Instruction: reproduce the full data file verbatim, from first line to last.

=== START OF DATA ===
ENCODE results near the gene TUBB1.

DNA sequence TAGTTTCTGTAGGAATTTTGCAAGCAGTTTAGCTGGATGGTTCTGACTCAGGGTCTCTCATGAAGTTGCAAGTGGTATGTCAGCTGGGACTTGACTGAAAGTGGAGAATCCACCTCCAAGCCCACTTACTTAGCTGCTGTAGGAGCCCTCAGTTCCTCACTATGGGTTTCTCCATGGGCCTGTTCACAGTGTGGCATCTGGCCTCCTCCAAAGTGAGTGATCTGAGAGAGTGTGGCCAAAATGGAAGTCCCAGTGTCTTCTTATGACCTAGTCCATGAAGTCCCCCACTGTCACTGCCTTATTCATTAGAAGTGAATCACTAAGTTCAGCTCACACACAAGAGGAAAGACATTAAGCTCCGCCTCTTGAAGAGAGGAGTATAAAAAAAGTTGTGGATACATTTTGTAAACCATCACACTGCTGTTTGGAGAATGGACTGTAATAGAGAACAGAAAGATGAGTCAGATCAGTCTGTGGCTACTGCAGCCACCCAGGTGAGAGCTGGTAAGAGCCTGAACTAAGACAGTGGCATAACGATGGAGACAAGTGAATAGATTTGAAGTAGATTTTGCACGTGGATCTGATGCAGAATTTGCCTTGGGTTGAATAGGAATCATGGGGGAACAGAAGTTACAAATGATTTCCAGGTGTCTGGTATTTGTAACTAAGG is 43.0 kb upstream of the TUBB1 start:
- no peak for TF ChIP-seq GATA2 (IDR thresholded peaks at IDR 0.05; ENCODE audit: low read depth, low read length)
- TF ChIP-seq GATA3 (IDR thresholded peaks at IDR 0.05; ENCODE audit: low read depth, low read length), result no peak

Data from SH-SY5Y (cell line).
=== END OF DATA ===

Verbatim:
ENCODE results near the gene TUBB1.

DNA sequence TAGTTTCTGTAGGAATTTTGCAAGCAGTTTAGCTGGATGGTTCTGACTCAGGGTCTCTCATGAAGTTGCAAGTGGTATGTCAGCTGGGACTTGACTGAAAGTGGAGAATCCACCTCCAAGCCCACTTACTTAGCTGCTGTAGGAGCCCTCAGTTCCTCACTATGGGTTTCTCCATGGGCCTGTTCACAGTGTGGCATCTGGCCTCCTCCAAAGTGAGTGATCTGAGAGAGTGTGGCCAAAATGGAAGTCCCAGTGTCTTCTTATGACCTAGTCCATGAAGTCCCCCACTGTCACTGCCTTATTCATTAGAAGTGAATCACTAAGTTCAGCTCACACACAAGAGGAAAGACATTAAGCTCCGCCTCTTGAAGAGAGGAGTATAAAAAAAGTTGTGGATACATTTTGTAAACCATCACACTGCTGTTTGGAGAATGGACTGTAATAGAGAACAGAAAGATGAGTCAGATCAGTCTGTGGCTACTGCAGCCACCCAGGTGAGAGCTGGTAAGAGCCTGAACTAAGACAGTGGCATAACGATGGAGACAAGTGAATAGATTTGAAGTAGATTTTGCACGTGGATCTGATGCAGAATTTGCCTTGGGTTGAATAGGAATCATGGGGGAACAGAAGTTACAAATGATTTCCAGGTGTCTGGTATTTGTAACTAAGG is 43.0 kb upstream of the TUBB1 start:
- no peak for TF ChIP-seq GATA2 (IDR thresholded peaks at IDR 0.05; ENCODE audit: low read depth, low read length)
- TF ChIP-seq GATA3 (IDR thresholded peaks at IDR 0.05; ENCODE audit: low read depth, low read length), result no peak

Data from SH-SY5Y (cell line).